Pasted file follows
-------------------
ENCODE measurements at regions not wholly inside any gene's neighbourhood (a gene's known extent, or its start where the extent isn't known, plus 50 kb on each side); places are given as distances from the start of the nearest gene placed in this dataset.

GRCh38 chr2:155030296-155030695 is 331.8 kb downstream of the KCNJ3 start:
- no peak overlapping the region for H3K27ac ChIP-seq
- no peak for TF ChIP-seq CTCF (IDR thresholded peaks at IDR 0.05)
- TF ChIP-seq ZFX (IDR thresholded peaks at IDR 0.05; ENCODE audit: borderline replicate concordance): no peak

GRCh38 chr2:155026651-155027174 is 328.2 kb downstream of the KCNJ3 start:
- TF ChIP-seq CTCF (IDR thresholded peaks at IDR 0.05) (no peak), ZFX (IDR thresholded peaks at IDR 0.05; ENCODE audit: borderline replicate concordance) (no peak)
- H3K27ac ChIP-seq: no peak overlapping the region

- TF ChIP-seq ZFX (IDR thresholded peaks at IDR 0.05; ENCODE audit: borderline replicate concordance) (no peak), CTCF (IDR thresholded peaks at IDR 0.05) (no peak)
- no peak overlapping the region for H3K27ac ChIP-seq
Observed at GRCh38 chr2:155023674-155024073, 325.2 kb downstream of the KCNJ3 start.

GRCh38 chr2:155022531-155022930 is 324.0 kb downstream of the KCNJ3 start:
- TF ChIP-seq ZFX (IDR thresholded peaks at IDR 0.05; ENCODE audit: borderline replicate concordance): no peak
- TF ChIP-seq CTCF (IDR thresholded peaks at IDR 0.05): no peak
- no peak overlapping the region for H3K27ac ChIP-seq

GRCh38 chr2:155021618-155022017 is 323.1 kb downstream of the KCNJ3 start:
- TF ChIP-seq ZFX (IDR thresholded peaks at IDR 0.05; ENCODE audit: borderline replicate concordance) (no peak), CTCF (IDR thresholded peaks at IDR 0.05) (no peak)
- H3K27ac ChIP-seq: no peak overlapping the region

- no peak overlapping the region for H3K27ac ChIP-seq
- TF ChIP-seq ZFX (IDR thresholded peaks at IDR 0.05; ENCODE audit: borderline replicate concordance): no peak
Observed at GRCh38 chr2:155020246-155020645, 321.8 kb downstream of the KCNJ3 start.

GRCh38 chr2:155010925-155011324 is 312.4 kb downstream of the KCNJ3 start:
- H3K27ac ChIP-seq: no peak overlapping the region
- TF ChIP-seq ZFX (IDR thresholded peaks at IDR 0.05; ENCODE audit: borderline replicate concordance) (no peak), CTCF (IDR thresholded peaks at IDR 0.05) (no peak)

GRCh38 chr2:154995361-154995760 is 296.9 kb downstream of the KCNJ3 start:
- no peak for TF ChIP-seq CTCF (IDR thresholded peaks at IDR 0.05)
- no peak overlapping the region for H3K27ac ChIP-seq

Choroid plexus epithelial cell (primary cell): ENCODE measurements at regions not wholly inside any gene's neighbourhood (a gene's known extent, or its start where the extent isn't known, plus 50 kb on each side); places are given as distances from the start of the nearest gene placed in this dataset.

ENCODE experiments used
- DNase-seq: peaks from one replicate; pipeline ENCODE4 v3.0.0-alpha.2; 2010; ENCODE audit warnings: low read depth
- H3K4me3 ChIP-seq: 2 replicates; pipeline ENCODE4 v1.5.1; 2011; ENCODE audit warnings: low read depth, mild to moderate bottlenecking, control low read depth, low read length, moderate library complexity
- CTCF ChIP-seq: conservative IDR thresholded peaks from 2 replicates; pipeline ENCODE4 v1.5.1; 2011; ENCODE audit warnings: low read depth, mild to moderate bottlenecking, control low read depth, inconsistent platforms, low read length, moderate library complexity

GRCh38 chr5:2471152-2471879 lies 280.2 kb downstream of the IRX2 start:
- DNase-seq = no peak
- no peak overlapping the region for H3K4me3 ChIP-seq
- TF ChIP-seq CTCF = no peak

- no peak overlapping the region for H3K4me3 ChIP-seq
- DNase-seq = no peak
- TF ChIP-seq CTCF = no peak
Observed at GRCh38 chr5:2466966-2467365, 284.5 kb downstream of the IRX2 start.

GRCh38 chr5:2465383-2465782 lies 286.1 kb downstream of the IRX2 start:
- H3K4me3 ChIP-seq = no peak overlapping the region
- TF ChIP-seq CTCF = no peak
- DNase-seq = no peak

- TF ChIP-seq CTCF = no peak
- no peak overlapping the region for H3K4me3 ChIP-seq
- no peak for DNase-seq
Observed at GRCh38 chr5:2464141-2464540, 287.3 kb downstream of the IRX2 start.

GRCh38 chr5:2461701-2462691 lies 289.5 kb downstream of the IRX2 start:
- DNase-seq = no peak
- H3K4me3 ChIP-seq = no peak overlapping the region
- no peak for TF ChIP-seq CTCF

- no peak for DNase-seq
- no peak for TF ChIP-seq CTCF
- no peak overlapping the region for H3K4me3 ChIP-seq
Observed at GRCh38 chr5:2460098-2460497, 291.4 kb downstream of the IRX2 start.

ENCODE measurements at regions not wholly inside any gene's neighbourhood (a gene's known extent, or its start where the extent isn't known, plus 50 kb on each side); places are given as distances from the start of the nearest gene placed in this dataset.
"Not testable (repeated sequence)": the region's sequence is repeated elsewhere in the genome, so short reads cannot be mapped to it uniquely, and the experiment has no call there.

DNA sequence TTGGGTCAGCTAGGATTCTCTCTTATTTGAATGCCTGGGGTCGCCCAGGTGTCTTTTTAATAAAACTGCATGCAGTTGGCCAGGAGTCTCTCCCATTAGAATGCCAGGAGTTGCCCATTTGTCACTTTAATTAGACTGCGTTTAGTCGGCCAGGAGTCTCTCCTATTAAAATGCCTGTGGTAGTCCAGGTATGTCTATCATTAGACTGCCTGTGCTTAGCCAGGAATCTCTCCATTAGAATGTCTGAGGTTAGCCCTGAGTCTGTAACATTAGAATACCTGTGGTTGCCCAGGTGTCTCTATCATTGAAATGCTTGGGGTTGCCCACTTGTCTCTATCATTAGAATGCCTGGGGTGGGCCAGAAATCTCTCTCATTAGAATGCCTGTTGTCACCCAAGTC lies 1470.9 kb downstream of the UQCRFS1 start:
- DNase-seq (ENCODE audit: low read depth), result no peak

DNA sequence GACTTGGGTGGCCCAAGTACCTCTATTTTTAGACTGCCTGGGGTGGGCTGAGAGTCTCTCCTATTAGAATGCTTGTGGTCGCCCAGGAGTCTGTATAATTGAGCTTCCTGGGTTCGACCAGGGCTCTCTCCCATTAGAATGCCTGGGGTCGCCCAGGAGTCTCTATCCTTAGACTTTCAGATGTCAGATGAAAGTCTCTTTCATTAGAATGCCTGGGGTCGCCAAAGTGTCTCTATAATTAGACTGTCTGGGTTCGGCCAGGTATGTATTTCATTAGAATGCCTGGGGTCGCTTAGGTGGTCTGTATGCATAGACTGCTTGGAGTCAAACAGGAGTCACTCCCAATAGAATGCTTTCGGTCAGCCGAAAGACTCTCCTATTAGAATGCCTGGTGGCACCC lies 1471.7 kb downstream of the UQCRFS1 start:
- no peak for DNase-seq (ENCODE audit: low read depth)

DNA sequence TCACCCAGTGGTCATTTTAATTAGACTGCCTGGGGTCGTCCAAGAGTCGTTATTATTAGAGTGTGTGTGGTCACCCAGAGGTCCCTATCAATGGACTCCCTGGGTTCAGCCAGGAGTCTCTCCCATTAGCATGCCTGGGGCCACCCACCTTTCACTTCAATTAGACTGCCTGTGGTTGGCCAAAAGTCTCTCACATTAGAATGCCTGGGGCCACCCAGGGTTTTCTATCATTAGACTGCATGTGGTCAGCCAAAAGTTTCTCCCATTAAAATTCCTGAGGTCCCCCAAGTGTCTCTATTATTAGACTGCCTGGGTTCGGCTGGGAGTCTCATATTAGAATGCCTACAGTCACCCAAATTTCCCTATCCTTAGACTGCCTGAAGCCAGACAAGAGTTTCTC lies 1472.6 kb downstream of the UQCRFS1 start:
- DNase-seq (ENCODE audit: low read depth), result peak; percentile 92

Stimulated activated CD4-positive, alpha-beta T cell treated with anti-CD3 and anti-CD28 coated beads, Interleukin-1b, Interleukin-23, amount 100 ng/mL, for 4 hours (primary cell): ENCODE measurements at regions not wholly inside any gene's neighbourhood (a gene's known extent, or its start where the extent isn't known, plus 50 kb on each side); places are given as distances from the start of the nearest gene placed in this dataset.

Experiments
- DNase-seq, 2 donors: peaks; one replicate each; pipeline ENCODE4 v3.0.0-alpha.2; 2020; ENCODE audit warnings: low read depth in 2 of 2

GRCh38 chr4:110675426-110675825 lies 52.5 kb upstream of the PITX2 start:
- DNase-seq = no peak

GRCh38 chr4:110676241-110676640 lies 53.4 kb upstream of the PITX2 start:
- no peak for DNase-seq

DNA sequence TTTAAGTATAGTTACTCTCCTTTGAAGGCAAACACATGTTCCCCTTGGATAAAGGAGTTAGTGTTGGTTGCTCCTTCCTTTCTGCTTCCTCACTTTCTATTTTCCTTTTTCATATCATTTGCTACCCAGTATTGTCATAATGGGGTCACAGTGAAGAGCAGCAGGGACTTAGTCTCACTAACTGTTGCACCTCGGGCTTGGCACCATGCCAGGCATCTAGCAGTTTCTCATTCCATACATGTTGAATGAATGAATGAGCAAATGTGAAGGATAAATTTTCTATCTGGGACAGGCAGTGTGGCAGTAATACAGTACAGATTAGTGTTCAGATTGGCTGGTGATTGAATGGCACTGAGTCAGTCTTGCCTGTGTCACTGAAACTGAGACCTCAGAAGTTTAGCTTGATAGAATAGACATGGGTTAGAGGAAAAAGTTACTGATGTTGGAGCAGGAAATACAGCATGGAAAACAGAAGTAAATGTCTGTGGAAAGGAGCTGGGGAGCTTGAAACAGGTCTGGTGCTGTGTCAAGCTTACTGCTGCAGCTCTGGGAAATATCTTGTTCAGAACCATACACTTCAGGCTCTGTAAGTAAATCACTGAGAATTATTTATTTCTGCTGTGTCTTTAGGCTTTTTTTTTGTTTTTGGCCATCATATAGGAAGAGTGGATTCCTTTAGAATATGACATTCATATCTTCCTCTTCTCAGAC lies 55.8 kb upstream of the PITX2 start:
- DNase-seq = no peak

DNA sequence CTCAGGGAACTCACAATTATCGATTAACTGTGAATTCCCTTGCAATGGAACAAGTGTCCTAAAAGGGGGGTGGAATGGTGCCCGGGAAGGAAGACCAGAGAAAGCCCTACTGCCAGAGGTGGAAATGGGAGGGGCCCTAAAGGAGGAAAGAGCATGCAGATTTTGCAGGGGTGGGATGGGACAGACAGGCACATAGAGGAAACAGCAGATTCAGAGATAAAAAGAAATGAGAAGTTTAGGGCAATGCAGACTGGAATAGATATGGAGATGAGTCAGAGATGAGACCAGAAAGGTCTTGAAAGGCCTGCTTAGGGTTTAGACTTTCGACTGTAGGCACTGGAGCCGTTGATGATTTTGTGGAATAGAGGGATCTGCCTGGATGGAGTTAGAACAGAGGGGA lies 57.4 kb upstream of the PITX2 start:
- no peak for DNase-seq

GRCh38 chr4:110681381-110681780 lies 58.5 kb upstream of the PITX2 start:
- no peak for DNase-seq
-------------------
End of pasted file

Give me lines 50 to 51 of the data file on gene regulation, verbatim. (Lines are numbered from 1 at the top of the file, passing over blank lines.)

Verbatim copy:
- DNase-seq = no peak
- H3K4me3 ChIP-seq = no peak overlapping the region